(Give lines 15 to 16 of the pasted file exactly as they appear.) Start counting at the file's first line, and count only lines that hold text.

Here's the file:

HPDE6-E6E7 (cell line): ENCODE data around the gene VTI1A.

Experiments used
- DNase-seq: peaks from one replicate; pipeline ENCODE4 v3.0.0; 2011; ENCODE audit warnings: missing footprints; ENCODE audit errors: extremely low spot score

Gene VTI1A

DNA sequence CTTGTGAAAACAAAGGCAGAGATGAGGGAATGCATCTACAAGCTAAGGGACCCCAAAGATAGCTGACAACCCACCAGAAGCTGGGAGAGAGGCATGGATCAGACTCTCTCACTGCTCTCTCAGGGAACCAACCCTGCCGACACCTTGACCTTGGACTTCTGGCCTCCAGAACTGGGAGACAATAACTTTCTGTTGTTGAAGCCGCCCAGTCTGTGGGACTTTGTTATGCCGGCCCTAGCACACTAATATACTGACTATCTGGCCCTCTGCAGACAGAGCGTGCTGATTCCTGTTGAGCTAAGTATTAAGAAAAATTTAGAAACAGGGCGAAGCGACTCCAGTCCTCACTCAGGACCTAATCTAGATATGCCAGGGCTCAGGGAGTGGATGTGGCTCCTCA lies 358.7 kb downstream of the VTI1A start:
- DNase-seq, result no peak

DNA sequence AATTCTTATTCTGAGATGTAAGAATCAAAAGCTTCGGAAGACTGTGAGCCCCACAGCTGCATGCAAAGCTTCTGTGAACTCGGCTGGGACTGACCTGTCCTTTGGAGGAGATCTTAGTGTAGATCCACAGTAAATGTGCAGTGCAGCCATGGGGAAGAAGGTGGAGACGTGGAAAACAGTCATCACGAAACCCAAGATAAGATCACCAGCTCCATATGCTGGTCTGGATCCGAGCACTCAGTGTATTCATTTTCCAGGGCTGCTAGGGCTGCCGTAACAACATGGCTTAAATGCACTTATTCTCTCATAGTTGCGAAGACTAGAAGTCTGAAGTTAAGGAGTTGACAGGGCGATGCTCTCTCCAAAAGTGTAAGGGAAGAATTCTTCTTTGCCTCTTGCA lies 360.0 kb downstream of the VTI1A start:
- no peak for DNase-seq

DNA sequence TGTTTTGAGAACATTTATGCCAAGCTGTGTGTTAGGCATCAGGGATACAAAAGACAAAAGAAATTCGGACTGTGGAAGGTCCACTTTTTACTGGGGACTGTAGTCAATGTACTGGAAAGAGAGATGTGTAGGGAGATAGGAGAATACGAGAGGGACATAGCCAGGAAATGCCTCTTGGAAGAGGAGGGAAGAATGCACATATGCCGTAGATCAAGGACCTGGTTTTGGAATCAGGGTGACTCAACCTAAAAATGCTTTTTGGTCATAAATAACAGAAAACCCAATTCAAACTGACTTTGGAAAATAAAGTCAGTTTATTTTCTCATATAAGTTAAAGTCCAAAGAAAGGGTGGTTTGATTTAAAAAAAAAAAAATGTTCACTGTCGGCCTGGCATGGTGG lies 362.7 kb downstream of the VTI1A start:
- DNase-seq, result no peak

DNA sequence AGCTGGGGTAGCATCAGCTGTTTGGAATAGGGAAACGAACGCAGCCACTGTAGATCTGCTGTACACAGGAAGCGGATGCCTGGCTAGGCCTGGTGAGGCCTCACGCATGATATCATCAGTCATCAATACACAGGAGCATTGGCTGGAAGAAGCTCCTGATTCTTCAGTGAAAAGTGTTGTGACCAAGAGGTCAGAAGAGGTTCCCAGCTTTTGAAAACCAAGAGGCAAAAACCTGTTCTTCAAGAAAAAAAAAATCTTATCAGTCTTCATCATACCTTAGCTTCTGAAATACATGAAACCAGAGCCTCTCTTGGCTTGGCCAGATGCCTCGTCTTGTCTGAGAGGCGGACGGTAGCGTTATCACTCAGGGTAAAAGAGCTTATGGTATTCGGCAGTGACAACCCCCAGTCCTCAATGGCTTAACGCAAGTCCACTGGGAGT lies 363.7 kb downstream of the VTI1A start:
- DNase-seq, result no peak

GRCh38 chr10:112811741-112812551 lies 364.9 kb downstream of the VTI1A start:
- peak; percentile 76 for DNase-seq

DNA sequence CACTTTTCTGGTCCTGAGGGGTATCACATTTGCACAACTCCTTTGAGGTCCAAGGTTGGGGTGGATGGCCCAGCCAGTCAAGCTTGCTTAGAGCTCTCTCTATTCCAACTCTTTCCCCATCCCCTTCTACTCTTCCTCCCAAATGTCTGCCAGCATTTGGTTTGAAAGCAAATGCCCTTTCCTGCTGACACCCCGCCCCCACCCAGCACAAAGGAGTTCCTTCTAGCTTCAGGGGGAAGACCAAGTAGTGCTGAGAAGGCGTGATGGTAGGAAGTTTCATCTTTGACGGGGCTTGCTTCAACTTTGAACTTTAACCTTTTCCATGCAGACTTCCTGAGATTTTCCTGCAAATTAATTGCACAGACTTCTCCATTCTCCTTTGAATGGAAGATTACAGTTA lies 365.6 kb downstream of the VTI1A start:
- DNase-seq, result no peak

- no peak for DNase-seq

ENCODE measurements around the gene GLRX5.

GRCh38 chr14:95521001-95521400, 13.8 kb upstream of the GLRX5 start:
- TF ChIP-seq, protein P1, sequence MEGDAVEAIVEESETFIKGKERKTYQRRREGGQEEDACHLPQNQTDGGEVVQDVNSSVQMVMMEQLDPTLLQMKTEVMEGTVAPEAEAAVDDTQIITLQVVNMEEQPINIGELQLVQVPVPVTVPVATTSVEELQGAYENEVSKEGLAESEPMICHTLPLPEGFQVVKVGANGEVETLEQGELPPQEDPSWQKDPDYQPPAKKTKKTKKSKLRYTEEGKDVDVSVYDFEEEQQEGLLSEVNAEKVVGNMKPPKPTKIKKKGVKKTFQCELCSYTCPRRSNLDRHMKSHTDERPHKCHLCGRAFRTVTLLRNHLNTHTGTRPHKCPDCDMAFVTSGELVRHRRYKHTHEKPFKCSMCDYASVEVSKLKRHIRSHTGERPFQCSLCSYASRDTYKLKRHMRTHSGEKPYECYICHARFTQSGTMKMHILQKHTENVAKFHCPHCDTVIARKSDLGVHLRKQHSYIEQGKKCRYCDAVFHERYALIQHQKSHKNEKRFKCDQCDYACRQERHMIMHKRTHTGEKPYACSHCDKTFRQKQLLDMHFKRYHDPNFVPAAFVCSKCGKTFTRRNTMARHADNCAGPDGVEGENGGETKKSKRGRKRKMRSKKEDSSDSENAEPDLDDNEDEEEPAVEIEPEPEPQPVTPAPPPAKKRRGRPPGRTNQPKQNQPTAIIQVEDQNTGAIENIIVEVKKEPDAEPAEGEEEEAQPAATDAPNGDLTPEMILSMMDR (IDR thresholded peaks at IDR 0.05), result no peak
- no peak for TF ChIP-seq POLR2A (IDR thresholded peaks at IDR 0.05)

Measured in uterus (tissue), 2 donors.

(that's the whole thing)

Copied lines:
DNA sequence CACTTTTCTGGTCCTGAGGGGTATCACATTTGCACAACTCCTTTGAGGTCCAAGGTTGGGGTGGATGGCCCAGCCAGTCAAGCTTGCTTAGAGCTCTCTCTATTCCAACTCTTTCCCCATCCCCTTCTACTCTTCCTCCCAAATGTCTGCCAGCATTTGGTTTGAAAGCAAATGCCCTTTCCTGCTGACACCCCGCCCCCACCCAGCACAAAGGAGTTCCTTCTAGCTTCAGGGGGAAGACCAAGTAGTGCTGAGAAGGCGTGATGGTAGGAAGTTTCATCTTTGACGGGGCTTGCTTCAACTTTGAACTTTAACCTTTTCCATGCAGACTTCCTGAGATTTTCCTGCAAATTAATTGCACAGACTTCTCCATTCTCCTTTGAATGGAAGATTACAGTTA lies 365.6 kb downstream of the VTI1A start:
- DNase-seq, result no peak